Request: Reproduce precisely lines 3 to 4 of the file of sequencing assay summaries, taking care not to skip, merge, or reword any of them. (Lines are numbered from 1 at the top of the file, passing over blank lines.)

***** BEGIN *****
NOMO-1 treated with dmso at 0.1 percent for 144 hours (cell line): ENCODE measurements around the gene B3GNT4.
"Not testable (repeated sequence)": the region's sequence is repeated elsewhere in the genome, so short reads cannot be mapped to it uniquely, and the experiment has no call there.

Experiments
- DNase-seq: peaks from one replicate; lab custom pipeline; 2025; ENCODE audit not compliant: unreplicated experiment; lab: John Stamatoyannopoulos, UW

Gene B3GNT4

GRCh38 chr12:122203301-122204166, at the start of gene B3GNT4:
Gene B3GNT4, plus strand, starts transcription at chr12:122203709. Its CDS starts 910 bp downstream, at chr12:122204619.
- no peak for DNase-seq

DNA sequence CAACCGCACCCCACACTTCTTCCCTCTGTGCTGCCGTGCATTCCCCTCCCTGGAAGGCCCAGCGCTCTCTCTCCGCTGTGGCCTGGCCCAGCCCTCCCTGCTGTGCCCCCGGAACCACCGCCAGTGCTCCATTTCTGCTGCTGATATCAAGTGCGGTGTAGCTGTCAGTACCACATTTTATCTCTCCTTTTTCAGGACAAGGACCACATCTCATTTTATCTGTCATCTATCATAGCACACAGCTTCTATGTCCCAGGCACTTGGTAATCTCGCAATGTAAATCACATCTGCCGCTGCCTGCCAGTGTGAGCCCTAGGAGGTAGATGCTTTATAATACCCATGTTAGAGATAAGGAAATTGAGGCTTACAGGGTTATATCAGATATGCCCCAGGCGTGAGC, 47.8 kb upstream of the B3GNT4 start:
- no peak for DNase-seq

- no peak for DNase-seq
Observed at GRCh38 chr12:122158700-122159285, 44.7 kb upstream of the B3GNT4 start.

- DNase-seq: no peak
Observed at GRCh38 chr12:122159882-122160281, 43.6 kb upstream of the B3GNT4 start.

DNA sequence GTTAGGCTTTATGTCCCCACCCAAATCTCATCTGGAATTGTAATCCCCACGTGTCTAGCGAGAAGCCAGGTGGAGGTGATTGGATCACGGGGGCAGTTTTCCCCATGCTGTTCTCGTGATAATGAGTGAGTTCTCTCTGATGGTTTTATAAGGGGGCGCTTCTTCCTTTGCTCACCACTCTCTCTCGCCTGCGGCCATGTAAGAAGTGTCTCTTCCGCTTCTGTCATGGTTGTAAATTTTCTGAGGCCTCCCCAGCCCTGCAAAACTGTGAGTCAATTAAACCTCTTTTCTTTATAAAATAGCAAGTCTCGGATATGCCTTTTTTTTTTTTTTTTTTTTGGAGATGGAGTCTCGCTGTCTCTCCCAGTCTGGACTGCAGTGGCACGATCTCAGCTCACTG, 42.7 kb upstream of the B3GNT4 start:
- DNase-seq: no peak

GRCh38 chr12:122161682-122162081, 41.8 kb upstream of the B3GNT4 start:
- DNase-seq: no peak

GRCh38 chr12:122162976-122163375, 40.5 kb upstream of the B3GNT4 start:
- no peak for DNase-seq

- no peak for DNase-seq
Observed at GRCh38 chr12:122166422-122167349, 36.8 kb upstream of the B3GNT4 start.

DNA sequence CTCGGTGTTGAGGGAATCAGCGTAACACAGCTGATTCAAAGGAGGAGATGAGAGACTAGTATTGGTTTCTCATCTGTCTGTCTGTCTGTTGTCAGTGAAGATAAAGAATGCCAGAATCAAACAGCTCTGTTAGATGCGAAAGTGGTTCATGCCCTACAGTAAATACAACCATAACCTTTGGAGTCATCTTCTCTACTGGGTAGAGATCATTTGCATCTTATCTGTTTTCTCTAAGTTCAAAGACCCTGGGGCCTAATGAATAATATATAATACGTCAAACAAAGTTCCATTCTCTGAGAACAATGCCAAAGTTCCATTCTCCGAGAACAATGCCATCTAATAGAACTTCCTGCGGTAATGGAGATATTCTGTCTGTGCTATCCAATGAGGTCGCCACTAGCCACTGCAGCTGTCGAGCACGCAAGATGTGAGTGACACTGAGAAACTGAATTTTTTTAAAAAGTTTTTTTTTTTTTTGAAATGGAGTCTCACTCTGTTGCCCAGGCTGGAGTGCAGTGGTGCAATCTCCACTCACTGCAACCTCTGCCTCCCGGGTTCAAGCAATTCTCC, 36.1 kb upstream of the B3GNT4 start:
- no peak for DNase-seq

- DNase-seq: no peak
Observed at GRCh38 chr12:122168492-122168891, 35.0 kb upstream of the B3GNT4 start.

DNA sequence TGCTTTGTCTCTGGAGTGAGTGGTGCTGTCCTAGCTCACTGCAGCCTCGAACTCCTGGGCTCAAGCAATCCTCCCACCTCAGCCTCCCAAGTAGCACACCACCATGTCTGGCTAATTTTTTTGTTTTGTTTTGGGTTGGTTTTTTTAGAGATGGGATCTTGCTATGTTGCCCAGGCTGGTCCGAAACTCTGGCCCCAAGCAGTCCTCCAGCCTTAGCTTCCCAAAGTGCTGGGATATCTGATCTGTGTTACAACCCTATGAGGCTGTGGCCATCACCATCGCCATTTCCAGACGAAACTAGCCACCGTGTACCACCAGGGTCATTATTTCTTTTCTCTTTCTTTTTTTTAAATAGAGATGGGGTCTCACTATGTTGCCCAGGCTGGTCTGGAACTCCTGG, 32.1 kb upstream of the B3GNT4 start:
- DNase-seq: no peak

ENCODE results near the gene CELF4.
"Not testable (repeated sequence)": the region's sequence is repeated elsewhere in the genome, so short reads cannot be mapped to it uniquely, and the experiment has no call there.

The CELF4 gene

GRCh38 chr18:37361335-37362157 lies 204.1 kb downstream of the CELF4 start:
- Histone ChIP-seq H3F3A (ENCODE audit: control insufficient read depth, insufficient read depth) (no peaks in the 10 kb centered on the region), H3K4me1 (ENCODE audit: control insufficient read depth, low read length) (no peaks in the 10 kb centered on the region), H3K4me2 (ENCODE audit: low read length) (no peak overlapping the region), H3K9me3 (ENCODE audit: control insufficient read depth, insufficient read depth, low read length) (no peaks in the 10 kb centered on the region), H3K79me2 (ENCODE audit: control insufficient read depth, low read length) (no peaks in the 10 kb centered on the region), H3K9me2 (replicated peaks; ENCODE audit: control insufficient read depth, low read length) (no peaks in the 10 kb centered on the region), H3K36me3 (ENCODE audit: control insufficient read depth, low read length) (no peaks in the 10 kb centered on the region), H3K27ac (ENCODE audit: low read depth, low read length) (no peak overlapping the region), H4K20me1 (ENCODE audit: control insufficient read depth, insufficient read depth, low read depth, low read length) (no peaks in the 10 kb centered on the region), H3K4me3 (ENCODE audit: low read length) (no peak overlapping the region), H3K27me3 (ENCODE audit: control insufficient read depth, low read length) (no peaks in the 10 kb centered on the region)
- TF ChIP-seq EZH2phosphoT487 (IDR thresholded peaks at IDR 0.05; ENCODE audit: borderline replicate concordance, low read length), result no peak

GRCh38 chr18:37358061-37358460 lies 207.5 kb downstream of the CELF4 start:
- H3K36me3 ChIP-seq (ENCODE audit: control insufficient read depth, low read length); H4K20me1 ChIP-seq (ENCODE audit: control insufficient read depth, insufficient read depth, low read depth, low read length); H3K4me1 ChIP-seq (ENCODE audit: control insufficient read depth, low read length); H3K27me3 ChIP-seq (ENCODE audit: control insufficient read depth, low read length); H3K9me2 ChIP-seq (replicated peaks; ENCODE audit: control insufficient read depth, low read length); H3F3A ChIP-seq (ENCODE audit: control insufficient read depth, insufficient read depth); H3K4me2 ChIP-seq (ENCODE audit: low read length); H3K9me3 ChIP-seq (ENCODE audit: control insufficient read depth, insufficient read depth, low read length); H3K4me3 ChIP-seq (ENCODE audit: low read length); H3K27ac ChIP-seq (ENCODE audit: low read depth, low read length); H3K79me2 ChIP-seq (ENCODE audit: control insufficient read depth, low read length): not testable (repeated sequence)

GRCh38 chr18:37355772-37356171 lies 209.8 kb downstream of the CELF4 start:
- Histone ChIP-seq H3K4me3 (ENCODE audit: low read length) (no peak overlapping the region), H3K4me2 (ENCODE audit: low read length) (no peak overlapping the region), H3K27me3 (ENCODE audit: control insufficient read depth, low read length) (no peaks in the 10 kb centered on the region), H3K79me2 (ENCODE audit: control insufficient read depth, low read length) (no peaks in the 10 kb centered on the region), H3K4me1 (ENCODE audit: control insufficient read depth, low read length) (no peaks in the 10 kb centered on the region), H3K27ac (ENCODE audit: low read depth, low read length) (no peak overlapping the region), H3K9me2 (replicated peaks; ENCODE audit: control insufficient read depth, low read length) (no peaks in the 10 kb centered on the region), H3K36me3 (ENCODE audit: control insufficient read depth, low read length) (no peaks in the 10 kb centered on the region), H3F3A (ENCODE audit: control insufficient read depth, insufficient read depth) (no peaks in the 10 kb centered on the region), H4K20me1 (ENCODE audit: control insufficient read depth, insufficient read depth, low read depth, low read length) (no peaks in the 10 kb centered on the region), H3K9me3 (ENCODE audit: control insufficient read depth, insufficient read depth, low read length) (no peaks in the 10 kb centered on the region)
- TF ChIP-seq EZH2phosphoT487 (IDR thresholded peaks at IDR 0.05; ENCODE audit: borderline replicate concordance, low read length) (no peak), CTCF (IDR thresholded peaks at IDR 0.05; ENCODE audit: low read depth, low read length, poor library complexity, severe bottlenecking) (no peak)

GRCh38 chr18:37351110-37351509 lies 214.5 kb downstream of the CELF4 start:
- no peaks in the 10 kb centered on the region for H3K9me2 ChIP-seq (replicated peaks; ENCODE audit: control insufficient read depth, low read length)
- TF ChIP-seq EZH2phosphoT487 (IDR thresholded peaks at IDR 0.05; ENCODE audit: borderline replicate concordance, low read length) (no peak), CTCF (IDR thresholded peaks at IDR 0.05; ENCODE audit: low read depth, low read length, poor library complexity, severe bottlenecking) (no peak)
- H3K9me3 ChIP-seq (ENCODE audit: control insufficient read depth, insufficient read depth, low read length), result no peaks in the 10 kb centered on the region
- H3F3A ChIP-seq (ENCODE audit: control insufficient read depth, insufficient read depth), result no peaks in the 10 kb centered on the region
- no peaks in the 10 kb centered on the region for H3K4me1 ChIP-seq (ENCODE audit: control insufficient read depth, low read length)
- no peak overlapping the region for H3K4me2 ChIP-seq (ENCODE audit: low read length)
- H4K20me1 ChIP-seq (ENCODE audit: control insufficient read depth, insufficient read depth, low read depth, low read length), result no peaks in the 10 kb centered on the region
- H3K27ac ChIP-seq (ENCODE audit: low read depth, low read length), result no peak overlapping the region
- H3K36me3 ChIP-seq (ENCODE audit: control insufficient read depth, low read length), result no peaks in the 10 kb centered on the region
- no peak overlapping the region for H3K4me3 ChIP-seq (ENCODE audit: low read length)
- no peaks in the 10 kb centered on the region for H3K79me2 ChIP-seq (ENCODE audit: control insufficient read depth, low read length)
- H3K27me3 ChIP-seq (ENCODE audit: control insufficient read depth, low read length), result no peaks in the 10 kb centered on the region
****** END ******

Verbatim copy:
Experiments
- DNase-seq: peaks from one replicate; lab custom pipeline; 2025; ENCODE audit not compliant: unreplicated experiment; lab: John Stamatoyannopoulos, UW